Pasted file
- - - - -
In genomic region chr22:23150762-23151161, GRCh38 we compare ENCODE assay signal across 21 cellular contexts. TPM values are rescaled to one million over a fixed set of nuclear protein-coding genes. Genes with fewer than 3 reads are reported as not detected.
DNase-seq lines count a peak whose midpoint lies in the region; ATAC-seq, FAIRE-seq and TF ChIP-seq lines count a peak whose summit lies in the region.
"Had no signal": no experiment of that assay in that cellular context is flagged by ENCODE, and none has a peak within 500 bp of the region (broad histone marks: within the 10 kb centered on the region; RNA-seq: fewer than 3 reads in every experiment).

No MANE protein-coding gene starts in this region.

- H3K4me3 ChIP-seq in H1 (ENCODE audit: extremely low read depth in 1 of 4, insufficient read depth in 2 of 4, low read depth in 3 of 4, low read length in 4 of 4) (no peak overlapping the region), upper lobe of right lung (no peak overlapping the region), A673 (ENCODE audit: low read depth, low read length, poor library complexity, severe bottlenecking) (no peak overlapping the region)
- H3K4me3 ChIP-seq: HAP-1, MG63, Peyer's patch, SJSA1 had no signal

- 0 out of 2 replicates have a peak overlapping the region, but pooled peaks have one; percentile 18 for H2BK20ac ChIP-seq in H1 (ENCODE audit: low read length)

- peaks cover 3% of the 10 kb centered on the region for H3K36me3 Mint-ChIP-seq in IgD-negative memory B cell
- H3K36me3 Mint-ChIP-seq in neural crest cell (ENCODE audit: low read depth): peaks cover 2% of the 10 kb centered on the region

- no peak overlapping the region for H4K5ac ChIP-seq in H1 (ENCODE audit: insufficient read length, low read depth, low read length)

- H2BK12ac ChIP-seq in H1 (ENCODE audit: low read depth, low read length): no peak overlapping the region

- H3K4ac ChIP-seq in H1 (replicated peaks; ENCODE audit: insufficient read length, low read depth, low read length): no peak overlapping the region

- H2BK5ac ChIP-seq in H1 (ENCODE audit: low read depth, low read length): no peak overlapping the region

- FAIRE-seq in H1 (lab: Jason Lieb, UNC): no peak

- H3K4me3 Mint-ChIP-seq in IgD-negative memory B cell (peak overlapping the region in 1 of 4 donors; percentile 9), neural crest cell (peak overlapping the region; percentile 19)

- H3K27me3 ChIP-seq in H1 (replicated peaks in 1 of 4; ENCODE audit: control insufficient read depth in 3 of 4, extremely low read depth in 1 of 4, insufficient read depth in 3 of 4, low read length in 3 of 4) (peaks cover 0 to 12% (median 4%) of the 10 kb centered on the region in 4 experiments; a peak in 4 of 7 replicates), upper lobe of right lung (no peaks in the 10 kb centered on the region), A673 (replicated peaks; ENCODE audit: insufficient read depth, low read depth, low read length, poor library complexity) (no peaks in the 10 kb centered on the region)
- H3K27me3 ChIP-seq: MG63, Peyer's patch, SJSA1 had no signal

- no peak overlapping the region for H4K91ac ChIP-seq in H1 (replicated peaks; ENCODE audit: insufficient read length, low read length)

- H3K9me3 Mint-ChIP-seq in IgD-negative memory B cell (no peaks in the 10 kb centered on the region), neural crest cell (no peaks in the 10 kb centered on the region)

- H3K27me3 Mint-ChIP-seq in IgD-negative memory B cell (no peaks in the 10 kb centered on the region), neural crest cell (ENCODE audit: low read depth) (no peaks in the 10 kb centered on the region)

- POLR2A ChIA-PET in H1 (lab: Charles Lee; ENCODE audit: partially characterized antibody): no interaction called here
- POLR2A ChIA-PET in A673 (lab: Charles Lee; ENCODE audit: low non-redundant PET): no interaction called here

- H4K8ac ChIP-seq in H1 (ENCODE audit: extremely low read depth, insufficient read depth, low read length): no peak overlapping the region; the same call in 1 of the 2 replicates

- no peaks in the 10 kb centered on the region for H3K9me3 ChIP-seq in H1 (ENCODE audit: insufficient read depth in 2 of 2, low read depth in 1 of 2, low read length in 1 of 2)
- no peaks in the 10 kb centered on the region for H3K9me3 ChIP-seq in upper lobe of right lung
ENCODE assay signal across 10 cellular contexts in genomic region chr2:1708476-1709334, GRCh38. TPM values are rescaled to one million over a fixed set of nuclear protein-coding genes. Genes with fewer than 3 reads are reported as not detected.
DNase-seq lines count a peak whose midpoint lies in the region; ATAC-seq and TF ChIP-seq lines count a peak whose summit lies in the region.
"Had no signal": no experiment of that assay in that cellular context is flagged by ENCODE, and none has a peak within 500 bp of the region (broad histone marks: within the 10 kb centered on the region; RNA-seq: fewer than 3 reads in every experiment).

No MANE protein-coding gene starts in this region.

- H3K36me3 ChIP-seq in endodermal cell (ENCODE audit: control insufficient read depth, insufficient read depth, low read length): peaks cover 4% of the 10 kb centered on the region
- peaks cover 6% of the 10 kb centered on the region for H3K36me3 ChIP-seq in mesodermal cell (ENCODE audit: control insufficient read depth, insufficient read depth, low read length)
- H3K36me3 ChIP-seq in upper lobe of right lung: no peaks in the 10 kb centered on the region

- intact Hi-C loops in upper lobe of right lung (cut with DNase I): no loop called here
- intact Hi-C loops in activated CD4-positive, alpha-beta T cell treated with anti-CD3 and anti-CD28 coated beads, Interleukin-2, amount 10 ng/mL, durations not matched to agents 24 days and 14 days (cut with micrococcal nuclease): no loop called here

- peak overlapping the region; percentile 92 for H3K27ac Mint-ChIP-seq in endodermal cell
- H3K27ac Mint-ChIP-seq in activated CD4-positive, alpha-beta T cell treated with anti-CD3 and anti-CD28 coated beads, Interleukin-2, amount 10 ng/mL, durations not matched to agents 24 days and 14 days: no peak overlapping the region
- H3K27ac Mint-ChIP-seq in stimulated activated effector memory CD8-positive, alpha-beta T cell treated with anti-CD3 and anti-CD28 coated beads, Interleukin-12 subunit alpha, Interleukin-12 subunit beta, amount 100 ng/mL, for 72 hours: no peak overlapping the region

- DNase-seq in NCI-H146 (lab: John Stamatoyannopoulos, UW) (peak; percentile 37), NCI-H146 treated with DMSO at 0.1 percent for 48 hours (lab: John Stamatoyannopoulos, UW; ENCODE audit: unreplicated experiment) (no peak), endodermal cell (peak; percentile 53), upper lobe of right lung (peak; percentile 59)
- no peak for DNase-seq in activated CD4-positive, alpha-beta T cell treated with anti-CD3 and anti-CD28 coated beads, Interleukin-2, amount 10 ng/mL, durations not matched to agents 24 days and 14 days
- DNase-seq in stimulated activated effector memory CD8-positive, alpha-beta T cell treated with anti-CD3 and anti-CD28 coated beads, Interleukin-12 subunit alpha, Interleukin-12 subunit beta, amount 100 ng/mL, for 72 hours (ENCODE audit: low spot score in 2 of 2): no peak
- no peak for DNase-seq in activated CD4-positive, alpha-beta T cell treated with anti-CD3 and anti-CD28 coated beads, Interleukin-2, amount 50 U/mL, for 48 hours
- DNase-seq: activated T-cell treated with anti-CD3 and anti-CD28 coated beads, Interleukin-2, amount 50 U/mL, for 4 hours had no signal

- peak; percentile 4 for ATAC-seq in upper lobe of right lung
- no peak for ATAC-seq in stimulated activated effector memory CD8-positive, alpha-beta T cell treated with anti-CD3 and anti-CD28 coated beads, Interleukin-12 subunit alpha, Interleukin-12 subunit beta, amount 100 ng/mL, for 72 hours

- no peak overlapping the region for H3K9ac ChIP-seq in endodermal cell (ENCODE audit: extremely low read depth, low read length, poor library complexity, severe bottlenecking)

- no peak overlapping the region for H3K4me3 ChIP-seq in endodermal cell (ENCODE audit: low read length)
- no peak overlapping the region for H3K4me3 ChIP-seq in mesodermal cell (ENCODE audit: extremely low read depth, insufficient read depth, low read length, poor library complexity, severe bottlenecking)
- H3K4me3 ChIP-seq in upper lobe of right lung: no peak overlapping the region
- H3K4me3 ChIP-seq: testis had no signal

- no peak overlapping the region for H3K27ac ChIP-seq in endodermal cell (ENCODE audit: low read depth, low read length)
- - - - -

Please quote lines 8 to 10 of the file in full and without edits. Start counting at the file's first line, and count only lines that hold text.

- peaks cover 3% of the 10 kb centered on the region for H3K36me3 Mint-ChIP-seq in IgD-negative memory B cell
- H3K36me3 Mint-ChIP-seq in neural crest cell (ENCODE audit: low read depth): peaks cover 2% of the 10 kb centered on the region

- no peak overlapping the region for H4K5ac ChIP-seq in H1 (ENCODE audit: insufficient read length, low read depth, low read length)